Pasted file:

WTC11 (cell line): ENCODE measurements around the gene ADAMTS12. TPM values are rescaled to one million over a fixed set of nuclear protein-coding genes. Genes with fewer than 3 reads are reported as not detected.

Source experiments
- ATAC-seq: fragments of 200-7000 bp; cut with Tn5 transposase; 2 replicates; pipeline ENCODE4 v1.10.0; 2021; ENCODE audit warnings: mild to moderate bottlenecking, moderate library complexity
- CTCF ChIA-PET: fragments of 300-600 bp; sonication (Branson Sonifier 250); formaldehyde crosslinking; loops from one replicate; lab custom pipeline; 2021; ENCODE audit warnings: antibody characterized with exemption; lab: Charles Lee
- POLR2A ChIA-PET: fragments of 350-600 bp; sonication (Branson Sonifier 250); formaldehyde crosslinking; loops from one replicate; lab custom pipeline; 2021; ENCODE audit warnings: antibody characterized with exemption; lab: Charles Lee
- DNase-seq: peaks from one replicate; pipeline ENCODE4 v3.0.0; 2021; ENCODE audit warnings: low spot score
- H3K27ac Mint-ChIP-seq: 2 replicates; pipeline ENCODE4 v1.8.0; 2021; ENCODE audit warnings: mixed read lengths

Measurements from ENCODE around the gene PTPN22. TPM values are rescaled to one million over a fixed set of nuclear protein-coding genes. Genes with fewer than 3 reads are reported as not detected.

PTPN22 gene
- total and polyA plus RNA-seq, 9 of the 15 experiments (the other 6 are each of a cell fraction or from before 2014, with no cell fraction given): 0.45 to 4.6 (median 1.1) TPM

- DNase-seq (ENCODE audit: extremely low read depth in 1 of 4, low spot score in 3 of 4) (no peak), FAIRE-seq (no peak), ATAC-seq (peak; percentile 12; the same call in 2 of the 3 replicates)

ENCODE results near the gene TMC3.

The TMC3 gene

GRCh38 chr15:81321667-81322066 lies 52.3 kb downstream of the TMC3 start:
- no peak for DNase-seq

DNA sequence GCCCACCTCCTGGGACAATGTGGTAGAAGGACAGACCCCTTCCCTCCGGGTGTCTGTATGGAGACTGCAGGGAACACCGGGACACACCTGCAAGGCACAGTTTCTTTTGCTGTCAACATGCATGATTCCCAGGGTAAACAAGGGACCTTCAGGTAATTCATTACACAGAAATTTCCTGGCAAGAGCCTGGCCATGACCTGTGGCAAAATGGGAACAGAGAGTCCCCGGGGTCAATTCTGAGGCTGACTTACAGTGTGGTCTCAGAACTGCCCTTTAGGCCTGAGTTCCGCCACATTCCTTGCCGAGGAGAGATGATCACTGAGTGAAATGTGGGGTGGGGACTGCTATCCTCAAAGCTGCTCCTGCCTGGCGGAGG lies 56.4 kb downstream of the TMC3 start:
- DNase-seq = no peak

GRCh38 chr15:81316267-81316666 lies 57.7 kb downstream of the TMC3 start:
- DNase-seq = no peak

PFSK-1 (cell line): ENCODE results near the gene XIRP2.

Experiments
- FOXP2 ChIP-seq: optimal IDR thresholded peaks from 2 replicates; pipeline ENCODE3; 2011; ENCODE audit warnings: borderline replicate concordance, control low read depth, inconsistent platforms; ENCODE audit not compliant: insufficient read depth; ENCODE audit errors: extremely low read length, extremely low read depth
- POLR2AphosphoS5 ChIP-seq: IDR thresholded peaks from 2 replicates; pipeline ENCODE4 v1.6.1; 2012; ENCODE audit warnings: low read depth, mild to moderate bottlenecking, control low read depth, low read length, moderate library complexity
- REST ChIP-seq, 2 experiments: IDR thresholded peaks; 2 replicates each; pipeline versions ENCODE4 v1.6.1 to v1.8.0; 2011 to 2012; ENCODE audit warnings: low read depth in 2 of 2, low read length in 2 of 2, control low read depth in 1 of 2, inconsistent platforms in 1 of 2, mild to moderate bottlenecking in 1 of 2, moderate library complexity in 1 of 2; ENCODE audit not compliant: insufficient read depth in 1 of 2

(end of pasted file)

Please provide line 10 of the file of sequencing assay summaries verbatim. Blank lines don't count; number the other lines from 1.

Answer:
- total and polyA plus RNA-seq, 9 of the 15 experiments (the other 6 are each of a cell fraction or from before 2014, with no cell fraction given): 0.45 to 4.6 (median 1.1) TPM